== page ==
12th June 2017
The shortlists for Britain’s most coveted poetry awards – the Forward Prizes for Poetry – have been announced by the chair of the judges, Andrew Marr.
The prizes, which celebrate the best new poetry published in the British Isles, honour both established poets and emerging writers with three distinct awards: Best Collection, Best First Collection and Best Single Poem. They are sponsored by Bookmark Content, the content and communications company.
Poets from Ireland and the Caribbean are particularly well-represented this year, alongside striking new voices from America and Africa. Subjects treated include exile, lost parents, barnacle geese, sexual confessions, political satire, a daredevil female aviator, nativity plays, sunken slave ships, psychoanalysis, the library of Alexandria and wars in Vietnam and Uganda. Music and memory feature strongly, both as themes, and, discreetly, in rhythms evoking all forms of song: from lullabies to jazz. Taken together – one-liners, interrogations, psalms and all – these shortlists show contemporary poetry as the magpie of art-forms, borrowing delightedly from science, drama, music, polemic and history.
As Michael Longley, at 77, the oldest of the poets shortlisted, says: “Poetry takes advantage of all the things that words do.” His collection Angel Hill, up for the Best Collection Award, explores the landscapes of Ireland and Scotland through love poems, elegies and reflections on the Troubles. It sits alongside Emily Berry’s Stranger, Baby, an articulation of childhood bereavement; Tara Bergin’s The Tragic Death of Eleanor Marx which draws on folksong, fairytale and theatrical monologue; Nuar Alsadir’s Fourth Person Singular, a New York psychoanalyst’s take on identity, and Sinead Morrissey’s On Balance, which references fabled feats of engineering – the Titanic, Marconi’s radio – to explore states of balance and imbalance.
Andrew Marr said: “Reading so many collections of poems over a relatively short period gives one an intense and useful overview of the condition of poetry in English now. Though an enthusiastic reader of poetry all my life, I had had no idea of the variety of the delights and provocations lying all around me. I came away more than ever convinced that if you read journalism alone, or history alone, and you omit contemporary poetry, then you cannot properly understand the world you live in."
Susannah Herbert, director of the Forward Arts Foundation which runs the Forward Prizes for Poetry, commented, “This is a bold shortlist, full of new names, which take the wider world for their inspiration rather than sticking to territory marked safe for poetry. These are poems that demand and reward close attention from all the senses.”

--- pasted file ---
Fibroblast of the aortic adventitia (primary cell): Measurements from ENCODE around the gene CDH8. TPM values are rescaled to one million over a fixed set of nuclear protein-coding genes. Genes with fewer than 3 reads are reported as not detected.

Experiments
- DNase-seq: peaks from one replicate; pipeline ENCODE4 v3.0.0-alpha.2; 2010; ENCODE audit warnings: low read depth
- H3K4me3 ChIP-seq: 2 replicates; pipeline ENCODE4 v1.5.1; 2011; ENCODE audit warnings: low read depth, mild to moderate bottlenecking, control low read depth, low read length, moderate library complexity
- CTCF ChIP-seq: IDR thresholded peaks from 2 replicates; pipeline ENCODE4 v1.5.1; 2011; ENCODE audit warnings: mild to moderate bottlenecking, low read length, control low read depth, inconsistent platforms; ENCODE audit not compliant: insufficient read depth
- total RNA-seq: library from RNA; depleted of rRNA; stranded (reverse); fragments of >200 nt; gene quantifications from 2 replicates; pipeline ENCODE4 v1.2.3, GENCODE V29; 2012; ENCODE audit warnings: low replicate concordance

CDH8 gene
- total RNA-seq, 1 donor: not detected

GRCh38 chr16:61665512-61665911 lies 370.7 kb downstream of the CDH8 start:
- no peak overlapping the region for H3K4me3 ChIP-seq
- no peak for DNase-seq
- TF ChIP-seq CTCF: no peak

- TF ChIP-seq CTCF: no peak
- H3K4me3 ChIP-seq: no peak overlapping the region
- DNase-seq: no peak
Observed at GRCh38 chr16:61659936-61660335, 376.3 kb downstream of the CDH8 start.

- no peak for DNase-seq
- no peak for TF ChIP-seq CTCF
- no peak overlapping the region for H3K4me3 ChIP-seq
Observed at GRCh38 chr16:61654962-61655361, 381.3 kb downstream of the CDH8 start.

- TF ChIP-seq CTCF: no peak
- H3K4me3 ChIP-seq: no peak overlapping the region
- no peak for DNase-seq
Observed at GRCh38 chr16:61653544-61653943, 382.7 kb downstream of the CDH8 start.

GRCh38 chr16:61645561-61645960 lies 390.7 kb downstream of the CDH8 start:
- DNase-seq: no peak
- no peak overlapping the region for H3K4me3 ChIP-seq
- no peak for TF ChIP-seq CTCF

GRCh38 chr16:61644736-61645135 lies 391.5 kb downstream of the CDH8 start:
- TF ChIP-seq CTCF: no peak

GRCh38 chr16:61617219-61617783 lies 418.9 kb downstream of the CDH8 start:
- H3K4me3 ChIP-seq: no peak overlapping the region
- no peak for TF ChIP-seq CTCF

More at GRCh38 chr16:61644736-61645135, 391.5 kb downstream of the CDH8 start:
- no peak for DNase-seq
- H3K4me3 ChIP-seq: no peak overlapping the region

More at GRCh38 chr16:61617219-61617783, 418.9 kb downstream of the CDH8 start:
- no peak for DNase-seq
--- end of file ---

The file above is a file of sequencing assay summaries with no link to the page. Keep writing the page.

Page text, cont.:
THE 2017 FORWARD PRIZES FOR POETRY SHORTLISTS
The 2017 Forward Prize for Best Collection (£10,000)
Nuar Alsadir – Fourth Person Singular (Liverpool University Press)
Tara Bergin – The Tragic Death of Eleanor Marx (Carcanet)
Emily Berry – Stranger, Baby (Faber & Faber)
Michael Longley – Angel Hill (Cape Poetry)
Sinead Morrissey – On Balance (Carcanet)
The 2017 Felix Dennis Prize for Best First Collection (£5,000)
Maria Apichella – Psalmody (Eyewear Publishing)
Richard Georges – Make Us All Islands (Shearsman Books)
Eric Langley – Raking Light (Carcanet)
Nick Makoha – Kingdom of Gravity (Peepal Tree Press)
Ocean Vuong – Night Sky with Exit Wounds (Cape Poetry)
The 2017 Forward Prize for Best Single Poem (£1,000)
Malika Booker – Nine Nights (Poetry Review)
Mary Jean Chan - // (Ambit)
Harmony Holiday – The City Admits no Wrongdoing (Prac Crit)
Ishion Hutchinson – Nightfall, Jane Ash Corner, St. Thomas (The Well Review)
Ian Patterson – The Plenty of Nothing (PN Review)
The 2017 judging panel comprises journalist and broadcaster Andrew Marr (chair); poets Ian Duhig and Mona Arshi; former Children’s Laureate Chris Riddell and writer and academic Sandeep Parmar. The jury read 186 new collections and 212 single poems.
The Forward Prizes, sponsored since their launch in 1992 by the content marketing agency, Bookmark (formerly Forward Worldwide), have been won by some of the best-loved names in poetry: Thom Gunn, Seamus Heaney, Ted Hughes, Carol Ann Duffy and Kathleen Jamie. They are awarded by the Forward Arts Foundation, and supported by Arts Council England.
The awards will be presented at a special event at the Royal Festival Hall on Thursday 21 September, featuring readings from all the shortlisted books. The 26th annual Forward Book of Poetry, containing the judges’ choice of the year’s poems will be launched on the same day. The event takes place one week before National Poetry Day – Thursday 28 September - and marks the start of a season of nationwide poetry celebrations.